Summary: The former Bryan Cave attorney convicted of trying to help cheat lenders in a fraudulent scheme was disbarred.
A former attorney at Bryan Cave convicted of participating in a scheme to cheat lenders of millions was disbarred. Harvey Newkirk was convicted in 2015 by a federal jury of wire fraud but acquitted of conspiracy to commit wire fraud and aggravated identity theft.
Newkirk submitted a request for his resignation and disbarment. A unanimous Appellate Division, First Department panel accepted the request. The panel’s written notice states that Newkirk “attests that he cannot successfully defend himself against allegations of professional misconduct based upon his conviction,” according to Law.com.
Newkirk was accused of trying to get millions of dollars out of lenders with the purchase of Maxim magazines. U.S. District Judge Jed Rakoff of the Southern District of New York sentenced Newkirk in 2016 to six months in prison and three years of supervised release. He was also ordered to pay $3.1 million in restitution, the amount of actual loss in the Maxim scheme.
The disbarment order also stipulates that Newkirk must pay $3.1 million in restitution to OpenGate Capital, a California company that Newkirk acknowledged as one of the victims of his fraud.
Newkirk’s 2015 trial drew a lot of attention, seeing as how he was an Ivy League graduate for his undergraduate and law degree. He was a transactional lawyer of counsel at Bryan Cave when the case began. Before that, he had worked for K&L Gates and Thelen, a now-defunct law firm.
The case began when Calvin Darden Jr., Newkirk’s client, was trying to buy Maxim. Newkirk claimed that he thought he would get a large bonus from transaction fees on the sale, helping him get on the fast track to partnership, so he went all out to make the sale happen.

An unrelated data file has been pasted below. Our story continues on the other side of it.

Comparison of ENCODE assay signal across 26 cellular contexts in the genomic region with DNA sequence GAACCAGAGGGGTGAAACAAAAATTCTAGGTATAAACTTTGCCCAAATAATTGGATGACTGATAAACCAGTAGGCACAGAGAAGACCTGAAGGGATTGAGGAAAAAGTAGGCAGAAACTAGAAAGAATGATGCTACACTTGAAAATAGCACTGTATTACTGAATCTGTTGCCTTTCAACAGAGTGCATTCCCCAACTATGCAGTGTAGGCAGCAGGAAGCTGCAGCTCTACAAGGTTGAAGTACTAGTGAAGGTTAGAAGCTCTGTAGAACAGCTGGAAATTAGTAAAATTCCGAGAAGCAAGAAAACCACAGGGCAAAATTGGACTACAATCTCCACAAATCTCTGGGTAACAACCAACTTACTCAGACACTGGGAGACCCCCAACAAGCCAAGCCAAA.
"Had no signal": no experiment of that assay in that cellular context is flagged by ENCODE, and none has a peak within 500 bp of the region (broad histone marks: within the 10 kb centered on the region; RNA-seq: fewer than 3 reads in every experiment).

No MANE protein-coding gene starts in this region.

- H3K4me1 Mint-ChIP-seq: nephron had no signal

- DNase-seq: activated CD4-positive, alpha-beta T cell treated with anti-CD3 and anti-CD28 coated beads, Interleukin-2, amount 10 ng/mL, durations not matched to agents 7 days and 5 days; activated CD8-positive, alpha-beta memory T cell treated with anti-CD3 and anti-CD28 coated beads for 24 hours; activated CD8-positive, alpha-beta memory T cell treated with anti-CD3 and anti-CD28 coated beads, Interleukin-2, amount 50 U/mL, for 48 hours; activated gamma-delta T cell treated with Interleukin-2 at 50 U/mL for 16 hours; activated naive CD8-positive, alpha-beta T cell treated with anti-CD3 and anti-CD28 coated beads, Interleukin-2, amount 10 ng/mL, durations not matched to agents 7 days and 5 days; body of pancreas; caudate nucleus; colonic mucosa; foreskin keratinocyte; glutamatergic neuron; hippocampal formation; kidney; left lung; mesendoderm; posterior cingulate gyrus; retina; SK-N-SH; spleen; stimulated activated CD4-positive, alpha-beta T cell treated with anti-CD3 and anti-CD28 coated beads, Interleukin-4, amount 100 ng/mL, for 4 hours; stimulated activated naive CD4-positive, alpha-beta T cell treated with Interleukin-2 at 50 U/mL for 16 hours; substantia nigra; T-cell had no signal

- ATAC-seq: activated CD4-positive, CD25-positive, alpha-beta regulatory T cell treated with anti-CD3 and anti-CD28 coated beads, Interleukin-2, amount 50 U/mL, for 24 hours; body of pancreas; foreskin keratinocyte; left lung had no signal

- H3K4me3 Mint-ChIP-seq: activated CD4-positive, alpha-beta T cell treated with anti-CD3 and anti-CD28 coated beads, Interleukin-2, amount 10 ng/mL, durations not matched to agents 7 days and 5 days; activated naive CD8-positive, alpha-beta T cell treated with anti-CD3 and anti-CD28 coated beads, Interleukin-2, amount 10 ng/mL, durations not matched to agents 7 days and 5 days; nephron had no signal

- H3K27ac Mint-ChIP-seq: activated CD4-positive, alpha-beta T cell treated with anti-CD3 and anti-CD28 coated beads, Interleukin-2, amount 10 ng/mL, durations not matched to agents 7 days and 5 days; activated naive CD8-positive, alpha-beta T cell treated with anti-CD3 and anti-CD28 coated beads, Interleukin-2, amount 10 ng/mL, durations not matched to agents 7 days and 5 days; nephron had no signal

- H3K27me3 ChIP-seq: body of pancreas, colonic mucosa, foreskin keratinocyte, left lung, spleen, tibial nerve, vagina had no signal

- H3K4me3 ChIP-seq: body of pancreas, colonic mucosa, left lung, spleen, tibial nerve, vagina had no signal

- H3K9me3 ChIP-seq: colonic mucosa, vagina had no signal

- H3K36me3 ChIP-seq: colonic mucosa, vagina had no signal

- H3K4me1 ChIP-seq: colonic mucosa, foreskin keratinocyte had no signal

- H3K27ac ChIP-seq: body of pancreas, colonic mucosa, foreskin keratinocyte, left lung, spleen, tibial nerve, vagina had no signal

Darden, a former stockbroker, had already served time in state prison for stealing nearly $6 million from Wall Street firms and investors when he met Newkirk in 2009. In 2013, they set out to pursue the men’s lifestyle magazine. For half a year they lied to lenders about who was financing the acquisition. They claimed Darden’s father, Calvin Darden Sr., was the buyer. Darden Sr. is a successful businessman, former United Parcel Service executive, and board member for Coca-Cola Enterprises.
Darden Jr. and Newkirk alleged to the lenders that Darden Sr. was pledging his assets on the deal, forging documents, bank account statements, and emails to show lenders. They were able to borrow $8 million by doing this and were trying to get another $20 million.
In reality, Darden Sr. had nothing to do with the deal and had never hired Newkirk. The only role Darden Sr. had in the scheme was to give his son some business advice, according to prosecutors.
Darden Jr. ended up pleading guilty before Newkirk’s trial began, allowing him to help prosecutors out and take the stand against his former lawyer. Newkirk’s attorneys Priya Chaudhry and Jonathan Harris of Harris, St. Laurent & Chaudhry, claimed that Newkirk had been duped by a “world-class con man.”
The guidelines in the case suggested that Newkirk receive 14 to 17 years in prison, but Rakoff ignored this. Rakoff said, “I don’t agree with the government that this was a man motivated by endless greed … The truth so often lies in between.”
Newkirk represented himself in the disbarment. Chaudhry noted by phone to Law.com regarding the disbarment, “If Mr. Newkirk reapplies after seven years, it would be a loss if the New York bar did not consider readmitting him. He is an excellent attorney.”
To learn more about the case, read “Maxim” Scammer Testifies Against His Lawyer.
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To read about other recently disbarred attorneys, see these articles:
- Philadelphia Lawyer Brian Meehan Disbarred
- Former Skadden Partner Disbarred for Child Pornography
- Lesbian Attorney Who Won Custody of Daughter Now Disbarred